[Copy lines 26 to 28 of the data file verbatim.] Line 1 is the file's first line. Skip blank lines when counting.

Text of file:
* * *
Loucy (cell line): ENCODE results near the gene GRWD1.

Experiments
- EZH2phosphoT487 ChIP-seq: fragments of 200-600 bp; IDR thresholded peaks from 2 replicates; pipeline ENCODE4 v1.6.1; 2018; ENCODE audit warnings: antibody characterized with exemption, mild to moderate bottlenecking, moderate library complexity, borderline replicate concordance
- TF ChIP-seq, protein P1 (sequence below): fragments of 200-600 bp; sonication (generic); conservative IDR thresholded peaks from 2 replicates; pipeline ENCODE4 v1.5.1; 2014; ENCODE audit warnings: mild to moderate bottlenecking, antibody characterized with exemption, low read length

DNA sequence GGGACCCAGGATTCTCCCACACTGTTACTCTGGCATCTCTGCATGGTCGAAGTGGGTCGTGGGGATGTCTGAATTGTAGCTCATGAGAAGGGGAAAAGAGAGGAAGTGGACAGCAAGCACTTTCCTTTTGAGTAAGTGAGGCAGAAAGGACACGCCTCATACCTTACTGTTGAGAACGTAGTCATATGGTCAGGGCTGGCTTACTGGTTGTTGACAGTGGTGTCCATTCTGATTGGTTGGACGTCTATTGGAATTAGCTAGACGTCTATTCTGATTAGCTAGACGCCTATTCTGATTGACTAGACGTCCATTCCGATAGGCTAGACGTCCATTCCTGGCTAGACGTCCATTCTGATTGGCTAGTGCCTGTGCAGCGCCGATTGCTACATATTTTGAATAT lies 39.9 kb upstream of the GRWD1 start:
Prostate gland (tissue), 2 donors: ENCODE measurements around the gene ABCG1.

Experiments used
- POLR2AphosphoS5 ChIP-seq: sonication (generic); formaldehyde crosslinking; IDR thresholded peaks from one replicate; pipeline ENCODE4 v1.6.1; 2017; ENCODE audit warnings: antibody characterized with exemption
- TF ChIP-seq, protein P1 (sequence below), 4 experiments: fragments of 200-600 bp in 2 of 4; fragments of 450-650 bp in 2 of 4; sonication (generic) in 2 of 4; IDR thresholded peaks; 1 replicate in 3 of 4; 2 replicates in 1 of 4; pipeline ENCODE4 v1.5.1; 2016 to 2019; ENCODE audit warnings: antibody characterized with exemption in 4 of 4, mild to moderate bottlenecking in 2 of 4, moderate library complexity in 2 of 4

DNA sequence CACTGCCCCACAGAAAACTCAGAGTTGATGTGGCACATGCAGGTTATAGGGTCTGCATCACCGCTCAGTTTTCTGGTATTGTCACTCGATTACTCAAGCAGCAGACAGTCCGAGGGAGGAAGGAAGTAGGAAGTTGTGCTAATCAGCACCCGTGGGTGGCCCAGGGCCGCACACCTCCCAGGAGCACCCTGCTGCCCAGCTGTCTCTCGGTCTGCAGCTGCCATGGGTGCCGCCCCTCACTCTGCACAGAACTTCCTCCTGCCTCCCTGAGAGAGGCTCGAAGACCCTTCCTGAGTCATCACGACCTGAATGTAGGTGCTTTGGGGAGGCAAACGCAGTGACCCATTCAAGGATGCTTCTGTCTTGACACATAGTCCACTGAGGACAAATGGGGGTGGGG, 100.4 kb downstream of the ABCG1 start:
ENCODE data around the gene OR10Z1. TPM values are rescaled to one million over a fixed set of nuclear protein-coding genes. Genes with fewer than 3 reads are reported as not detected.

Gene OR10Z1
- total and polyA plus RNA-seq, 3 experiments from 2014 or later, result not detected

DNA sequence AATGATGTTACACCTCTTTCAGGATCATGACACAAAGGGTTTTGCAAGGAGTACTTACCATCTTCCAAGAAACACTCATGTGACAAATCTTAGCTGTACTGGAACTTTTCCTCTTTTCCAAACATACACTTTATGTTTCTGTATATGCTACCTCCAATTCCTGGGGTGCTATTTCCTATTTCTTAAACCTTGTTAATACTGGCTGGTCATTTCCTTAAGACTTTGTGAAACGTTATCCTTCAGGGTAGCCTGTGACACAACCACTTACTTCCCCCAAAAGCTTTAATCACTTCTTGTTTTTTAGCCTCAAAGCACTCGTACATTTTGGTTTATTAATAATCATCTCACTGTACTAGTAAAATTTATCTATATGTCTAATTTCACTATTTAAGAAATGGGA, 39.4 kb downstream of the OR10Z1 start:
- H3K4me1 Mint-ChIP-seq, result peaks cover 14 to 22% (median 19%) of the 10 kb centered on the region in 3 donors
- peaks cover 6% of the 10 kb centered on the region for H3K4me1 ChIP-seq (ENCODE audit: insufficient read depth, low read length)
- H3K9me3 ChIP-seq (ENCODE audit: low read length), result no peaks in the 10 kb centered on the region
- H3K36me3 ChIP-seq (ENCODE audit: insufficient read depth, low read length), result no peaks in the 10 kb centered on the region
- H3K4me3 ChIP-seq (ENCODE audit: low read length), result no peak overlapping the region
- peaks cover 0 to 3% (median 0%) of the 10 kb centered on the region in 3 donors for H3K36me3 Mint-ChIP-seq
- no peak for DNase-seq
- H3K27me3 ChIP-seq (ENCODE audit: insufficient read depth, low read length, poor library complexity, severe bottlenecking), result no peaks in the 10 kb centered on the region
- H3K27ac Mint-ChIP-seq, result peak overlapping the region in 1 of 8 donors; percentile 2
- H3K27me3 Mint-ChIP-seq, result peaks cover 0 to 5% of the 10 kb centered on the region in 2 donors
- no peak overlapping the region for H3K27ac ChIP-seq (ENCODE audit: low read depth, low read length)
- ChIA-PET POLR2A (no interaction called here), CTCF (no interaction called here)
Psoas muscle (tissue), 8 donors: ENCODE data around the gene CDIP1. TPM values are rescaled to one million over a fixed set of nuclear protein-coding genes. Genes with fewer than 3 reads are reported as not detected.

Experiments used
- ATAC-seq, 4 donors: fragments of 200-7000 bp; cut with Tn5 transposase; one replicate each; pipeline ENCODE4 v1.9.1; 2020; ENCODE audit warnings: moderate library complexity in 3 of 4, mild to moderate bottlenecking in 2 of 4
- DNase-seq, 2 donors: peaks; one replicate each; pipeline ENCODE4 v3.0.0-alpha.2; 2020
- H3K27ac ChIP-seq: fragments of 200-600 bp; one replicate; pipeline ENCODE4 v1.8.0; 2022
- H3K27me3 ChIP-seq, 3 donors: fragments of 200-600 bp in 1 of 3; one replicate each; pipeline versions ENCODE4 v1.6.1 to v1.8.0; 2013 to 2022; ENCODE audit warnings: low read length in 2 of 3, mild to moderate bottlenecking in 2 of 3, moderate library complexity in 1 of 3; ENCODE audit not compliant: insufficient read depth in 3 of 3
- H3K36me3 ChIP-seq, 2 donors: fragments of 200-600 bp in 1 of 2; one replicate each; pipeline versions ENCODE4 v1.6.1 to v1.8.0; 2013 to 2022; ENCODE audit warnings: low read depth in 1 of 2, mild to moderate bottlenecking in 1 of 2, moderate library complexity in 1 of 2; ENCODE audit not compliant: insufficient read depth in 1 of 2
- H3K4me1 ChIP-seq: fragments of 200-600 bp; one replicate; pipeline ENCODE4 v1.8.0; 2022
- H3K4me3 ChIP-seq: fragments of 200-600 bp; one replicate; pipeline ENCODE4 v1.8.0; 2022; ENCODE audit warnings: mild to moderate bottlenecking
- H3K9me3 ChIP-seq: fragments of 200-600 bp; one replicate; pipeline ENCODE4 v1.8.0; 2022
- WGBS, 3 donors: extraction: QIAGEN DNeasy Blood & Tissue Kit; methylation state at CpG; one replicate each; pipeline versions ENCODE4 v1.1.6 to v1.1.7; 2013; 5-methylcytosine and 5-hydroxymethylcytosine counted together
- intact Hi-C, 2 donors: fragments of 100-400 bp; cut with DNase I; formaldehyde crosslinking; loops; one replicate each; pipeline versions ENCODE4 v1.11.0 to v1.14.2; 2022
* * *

- ChIA-PET POLR2A (no interaction called here), CTCF (no interaction called here)
Psoas muscle (tissue), 8 donors: ENCODE data around the gene CDIP1. TPM values are rescaled to one million over a fixed set of nuclear protein-coding genes. Genes with fewer than 3 reads are reported as not detected.

Experiments used